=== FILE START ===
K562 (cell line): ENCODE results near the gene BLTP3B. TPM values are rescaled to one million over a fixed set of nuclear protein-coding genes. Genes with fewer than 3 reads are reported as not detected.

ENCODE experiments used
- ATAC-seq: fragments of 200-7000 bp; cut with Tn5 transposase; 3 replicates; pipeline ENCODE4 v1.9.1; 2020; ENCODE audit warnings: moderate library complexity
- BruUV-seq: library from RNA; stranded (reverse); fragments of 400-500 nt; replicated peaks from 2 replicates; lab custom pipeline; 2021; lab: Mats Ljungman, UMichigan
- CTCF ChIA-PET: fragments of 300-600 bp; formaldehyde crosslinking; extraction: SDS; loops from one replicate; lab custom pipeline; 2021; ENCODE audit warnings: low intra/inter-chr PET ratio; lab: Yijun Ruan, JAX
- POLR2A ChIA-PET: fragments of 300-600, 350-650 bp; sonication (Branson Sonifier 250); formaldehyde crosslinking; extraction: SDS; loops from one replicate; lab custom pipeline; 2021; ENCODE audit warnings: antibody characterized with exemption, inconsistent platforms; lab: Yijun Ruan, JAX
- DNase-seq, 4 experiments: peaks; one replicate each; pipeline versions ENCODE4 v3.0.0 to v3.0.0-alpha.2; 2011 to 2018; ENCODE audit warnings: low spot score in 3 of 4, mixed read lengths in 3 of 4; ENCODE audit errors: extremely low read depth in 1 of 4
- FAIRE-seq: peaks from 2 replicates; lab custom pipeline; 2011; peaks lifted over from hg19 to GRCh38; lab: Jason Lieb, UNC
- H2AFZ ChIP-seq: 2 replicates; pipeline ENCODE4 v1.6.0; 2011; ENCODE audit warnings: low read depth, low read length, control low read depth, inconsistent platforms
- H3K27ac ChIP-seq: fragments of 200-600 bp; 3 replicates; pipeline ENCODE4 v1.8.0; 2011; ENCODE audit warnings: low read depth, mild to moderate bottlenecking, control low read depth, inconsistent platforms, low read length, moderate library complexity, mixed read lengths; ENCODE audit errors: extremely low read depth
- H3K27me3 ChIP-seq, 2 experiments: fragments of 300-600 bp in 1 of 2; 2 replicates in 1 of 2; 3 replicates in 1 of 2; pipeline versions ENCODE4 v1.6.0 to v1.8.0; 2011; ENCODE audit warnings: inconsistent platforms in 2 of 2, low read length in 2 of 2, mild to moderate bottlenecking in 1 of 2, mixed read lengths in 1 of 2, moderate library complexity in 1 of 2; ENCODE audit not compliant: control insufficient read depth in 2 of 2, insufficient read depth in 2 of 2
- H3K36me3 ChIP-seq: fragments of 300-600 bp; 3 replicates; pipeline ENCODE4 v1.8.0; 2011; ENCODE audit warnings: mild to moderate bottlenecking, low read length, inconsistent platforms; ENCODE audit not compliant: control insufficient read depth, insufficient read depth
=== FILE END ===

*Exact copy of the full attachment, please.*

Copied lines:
K562 (cell line): ENCODE results near the gene BLTP3B. TPM values are rescaled to one million over a fixed set of nuclear protein-coding genes. Genes with fewer than 3 reads are reported as not detected.

ENCODE experiments used
- ATAC-seq: fragments of 200-7000 bp; cut with Tn5 transposase; 3 replicates; pipeline ENCODE4 v1.9.1; 2020; ENCODE audit warnings: moderate library complexity
- BruUV-seq: library from RNA; stranded (reverse); fragments of 400-500 nt; replicated peaks from 2 replicates; lab custom pipeline; 2021; lab: Mats Ljungman, UMichigan
- CTCF ChIA-PET: fragments of 300-600 bp; formaldehyde crosslinking; extraction: SDS; loops from one replicate; lab custom pipeline; 2021; ENCODE audit warnings: low intra/inter-chr PET ratio; lab: Yijun Ruan, JAX
- POLR2A ChIA-PET: fragments of 300-600, 350-650 bp; sonication (Branson Sonifier 250); formaldehyde crosslinking; extraction: SDS; loops from one replicate; lab custom pipeline; 2021; ENCODE audit warnings: antibody characterized with exemption, inconsistent platforms; lab: Yijun Ruan, JAX
- DNase-seq, 4 experiments: peaks; one replicate each; pipeline versions ENCODE4 v3.0.0 to v3.0.0-alpha.2; 2011 to 2018; ENCODE audit warnings: low spot score in 3 of 4, mixed read lengths in 3 of 4; ENCODE audit errors: extremely low read depth in 1 of 4
- FAIRE-seq: peaks from 2 replicates; lab custom pipeline; 2011; peaks lifted over from hg19 to GRCh38; lab: Jason Lieb, UNC
- H2AFZ ChIP-seq: 2 replicates; pipeline ENCODE4 v1.6.0; 2011; ENCODE audit warnings: low read depth, low read length, control low read depth, inconsistent platforms
- H3K27ac ChIP-seq: fragments of 200-600 bp; 3 replicates; pipeline ENCODE4 v1.8.0; 2011; ENCODE audit warnings: low read depth, mild to moderate bottlenecking, control low read depth, inconsistent platforms, low read length, moderate library complexity, mixed read lengths; ENCODE audit errors: extremely low read depth
- H3K27me3 ChIP-seq, 2 experiments: fragments of 300-600 bp in 1 of 2; 2 replicates in 1 of 2; 3 replicates in 1 of 2; pipeline versions ENCODE4 v1.6.0 to v1.8.0; 2011; ENCODE audit warnings: inconsistent platforms in 2 of 2, low read length in 2 of 2, mild to moderate bottlenecking in 1 of 2, mixed read lengths in 1 of 2, moderate library complexity in 1 of 2; ENCODE audit not compliant: control insufficient read depth in 2 of 2, insufficient read depth in 2 of 2
- H3K36me3 ChIP-seq: fragments of 300-600 bp; 3 replicates; pipeline ENCODE4 v1.8.0; 2011; ENCODE audit warnings: mild to moderate bottlenecking, low read length, inconsistent platforms; ENCODE audit not compliant: control insufficient read depth, insufficient read depth